Why Russia is Highly Unlikely to Use Nuclear Weapons


As Russia struggles to conquer Ukraine, Vladimir Putin has moved his strategic nuclear forces to a heightened alert posture.

Satellite imagery also indicates that the Russian Northern Fleet has moved more ballistic missile submarines into Arctic and Barents sea patrol sectors. While U.S. nuclear forces remain at standard readiness levels, the U.S. military has a greater baseline readiness and redundant nuclear strike capability than does Russia.

I suspect the ultimate intent of Putin’s public nuclear threat is to dangle the risk of escalation so as to deter Western unity on further sanctions. This would not be the first time — in October 2020, Russian state media threatened to turn Germany into a “radioactive desert” following that nation’s hosting of NATO nuclear exercises. The pressure worked. Nudged by left-wing elements in his Social Democratic Party, Chancellor Olaf Scholz cooled Germany’s nuclear commitments under NATO.

In Ukraine’s case, Putin’s nuclear threats likely come in his anticipation of massive Russian conventional attacks upon Ukrainian civilian population centers such as Kyiv. Russian forces are struggling to break through determined Ukrainian resistance. Putin’s form in Chechnya and Syria suggests he will attempt to smash Ukraine’s civilian morale and thus its government’s will to resist. But Putin also needs the West to hesitate before further punishing him for the terror yet to come.

Regardless, the risk of a Russian nuclear strike remains very low for two further reasons.

First off, a nuclear strike would not be in Russia’s or Putin’s interest. The Kremlin appears to have been shocked by the significant Western sanctions already imposed upon its economy and against Putin’s person. Yet were Russia to detonate a nuclear warhead over Ukrainian forces or Kyiv, it would likely precipitate total economic isolation. This would have a profound impact on Russian society, likely precipitating mass protests against Putin’s rule and perhaps encouraging a palace coup. Even erstwhile Russian partners such as China would likely be pushed into supporting sanctions in such a scenario, fearing the catastrophic public relations damage of failing to do so. (China has a vested interest in strengthening its relations with the European Union.) Putin may be many things, but he is not stupid. And despite the speculation, I understand that there is no high-quality evidence to suggest that Putin is mentally ill or has otherwise lost his mind.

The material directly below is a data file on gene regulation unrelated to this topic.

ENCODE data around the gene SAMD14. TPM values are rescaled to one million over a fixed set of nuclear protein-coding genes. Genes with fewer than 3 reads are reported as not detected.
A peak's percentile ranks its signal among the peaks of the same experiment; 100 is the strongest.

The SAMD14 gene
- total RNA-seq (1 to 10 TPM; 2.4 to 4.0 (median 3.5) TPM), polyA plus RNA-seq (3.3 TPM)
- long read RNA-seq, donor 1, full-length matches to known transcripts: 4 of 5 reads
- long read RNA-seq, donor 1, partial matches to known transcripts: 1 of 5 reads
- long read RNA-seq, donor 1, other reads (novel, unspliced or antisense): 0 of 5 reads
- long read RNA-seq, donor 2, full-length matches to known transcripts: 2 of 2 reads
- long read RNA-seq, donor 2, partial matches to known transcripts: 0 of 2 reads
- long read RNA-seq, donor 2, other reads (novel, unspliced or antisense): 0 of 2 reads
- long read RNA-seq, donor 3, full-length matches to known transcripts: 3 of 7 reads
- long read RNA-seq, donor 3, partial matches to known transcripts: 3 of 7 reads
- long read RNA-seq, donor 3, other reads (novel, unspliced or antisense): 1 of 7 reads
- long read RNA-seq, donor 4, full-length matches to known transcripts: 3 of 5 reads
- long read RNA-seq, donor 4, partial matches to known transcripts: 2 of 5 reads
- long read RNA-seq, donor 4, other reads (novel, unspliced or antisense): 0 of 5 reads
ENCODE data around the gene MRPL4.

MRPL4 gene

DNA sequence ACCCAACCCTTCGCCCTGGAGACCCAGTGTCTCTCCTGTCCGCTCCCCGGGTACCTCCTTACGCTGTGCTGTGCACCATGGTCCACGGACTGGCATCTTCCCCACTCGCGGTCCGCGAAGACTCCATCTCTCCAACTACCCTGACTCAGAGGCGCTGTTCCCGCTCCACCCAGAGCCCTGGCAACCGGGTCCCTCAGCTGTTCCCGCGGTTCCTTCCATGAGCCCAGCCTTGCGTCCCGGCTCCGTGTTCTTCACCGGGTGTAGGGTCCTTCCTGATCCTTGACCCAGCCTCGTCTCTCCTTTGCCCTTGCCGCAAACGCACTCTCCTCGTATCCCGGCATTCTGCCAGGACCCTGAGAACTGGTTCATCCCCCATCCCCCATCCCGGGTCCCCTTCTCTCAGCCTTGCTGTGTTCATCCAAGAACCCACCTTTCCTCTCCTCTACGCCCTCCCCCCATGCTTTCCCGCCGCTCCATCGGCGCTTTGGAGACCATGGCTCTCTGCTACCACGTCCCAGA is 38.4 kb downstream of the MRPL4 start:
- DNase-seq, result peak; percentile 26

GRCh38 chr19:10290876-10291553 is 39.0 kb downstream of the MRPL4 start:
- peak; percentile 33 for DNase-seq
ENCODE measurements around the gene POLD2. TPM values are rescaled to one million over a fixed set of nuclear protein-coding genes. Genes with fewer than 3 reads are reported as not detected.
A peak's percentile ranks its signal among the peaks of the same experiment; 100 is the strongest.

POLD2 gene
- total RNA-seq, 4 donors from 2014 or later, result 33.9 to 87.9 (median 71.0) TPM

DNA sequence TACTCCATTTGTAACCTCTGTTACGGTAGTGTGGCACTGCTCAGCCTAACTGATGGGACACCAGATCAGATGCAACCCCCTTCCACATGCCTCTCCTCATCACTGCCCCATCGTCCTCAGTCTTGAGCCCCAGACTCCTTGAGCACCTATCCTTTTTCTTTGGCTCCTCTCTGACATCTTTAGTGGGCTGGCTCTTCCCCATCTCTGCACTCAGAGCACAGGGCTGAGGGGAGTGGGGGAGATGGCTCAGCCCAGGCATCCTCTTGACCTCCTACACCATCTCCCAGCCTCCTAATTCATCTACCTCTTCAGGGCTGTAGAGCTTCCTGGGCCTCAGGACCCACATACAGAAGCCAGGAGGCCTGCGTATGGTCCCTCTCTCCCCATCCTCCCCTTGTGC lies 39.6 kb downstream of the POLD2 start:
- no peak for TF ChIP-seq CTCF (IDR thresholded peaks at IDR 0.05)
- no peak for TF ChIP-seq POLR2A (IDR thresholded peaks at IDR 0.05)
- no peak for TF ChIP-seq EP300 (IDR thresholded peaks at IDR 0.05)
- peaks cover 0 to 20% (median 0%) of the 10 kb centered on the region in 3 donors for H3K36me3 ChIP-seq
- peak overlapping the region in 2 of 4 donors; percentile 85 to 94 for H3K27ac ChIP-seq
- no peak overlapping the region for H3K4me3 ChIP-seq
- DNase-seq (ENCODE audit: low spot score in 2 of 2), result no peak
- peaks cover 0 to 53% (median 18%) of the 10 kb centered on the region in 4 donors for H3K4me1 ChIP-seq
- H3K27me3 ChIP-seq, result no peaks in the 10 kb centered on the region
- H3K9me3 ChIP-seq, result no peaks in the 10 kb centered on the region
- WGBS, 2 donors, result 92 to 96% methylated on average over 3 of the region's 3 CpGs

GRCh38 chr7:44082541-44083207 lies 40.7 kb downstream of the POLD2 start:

Second, it is far from certain that Russian military forces would actually carry out a nuclear attack order. Like the U.S., Russian nuclear command and control has traditionally relied upon two- to three-person release protocols to ensure a legitimate nuclear order.

The exact Russian nuclear release protocols are highly classified and unknown but would likely involve both Defense Minister Sergei Shoigu and Chief of the General Staff Valery Gerasimov’s authentication of Putin’s order. While Putin’s more recent centralization of power may have altered these protocols, the general staff would still need to distribute attack orders to nuclear forces. Those forces would then need to carry out the order. That matters because these personnel know that any nuclear strike would entail, as a minimum, catastrophic sanctions and the degradation of Russian military history and honor. In the worst-case scenario, a nuclear strike would risk an escalation spiral that ends with nuclear war against NATO.

Gerasimov isn’t crazy. Nor are most of the security elite around Putin. They know that once one nuclear weapon is used, U.S., British, and French nuclear forces would immediately move to very high alert status. Russian forces would then do the same. The Russians know that this dynamic would greatly exacerbate the risk of miscalculation.

Consider, for example, that Russian ballistic missile submarines are almost constantly shadowed by U.S. and British attack submarines while on patrol. After a Russian nuclear strike on Ukraine, one miscalculation might lead to one undersea battle. Fearing an imminent attack at scale, this might then lead to one nation’s preemptive strike against the other nation’s nuclear assets. This is just a hypothetical scenario, but it illustrates how even the hint of nuclear warfare could lead to a worldwide shooting war. The Russians know this.

The bottom line: Putin and his ultra-hawk spymaster Nikolai Patrushev might support a nuclear strike, but it’s highly unlikely they will order one. It’s even less likely that others in Putin’s inner circle would support it. They would more likely strike him out before agreeing to fire off nukes.

By Tom Rogan

The Washington Examiner


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